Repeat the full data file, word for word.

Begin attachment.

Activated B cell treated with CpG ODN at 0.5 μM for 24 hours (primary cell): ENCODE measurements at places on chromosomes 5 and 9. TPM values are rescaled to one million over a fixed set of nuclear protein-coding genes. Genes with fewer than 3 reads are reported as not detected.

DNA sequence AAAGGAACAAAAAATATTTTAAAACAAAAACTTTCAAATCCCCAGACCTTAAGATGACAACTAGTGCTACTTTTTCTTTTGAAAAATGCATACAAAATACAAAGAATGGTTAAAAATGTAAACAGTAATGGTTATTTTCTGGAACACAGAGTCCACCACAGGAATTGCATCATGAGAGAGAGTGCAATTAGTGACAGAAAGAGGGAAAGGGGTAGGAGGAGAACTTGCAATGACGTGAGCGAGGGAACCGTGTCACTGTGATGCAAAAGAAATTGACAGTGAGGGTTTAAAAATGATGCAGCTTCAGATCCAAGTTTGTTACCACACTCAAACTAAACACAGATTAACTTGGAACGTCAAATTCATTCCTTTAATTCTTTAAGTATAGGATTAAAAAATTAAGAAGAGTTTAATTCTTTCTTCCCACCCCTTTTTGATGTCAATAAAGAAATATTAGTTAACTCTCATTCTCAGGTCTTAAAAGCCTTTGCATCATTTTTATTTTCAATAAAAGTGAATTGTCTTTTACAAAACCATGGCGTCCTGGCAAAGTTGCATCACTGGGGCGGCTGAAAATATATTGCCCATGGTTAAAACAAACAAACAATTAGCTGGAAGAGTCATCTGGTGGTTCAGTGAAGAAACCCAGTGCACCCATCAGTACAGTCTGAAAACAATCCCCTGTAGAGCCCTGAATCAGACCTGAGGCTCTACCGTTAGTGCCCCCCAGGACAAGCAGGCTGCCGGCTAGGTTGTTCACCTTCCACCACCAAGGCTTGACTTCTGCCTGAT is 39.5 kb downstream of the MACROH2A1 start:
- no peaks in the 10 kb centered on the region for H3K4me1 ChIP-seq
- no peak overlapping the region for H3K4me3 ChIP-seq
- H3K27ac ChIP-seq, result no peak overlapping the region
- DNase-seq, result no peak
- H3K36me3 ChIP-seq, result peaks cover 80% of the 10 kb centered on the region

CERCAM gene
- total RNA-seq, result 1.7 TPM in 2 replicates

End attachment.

Activated B cell treated with CpG ODN at 0.5 μM for 24 hours (primary cell): ENCODE measurements at places on chromosomes 5 and 9. TPM values are rescaled to one million over a fixed set of nuclear protein-coding genes. Genes with fewer than 3 reads are reported as not detected.

DNA sequence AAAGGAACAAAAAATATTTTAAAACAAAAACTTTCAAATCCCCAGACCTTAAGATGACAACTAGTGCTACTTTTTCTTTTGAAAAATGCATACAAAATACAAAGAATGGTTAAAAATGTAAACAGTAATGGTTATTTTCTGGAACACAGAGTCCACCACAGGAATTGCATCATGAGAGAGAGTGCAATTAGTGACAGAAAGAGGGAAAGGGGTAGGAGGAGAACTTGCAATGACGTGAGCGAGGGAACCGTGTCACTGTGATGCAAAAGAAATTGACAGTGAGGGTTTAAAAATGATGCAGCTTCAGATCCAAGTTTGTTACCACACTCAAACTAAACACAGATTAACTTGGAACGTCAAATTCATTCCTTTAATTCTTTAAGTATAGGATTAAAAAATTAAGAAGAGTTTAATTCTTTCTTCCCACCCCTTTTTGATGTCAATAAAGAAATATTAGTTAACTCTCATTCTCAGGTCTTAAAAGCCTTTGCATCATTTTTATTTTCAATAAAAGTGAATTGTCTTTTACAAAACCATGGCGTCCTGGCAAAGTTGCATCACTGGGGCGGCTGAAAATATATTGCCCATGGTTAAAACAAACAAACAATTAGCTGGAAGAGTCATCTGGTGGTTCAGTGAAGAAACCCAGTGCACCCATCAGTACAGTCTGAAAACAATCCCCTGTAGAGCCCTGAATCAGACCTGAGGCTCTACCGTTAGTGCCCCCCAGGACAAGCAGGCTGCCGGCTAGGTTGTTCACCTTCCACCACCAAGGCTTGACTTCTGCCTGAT is 39.5 kb downstream of the MACROH2A1 start:
- no peaks in the 10 kb centered on the region for H3K4me1 ChIP-seq
- no peak overlapping the region for H3K4me3 ChIP-seq
- H3K27ac ChIP-seq, result no peak overlapping the region
- DNase-seq, result no peak
- H3K36me3 ChIP-seq, result peaks cover 80% of the 10 kb centered on the region

CERCAM gene
- total RNA-seq, result 1.7 TPM in 2 replicates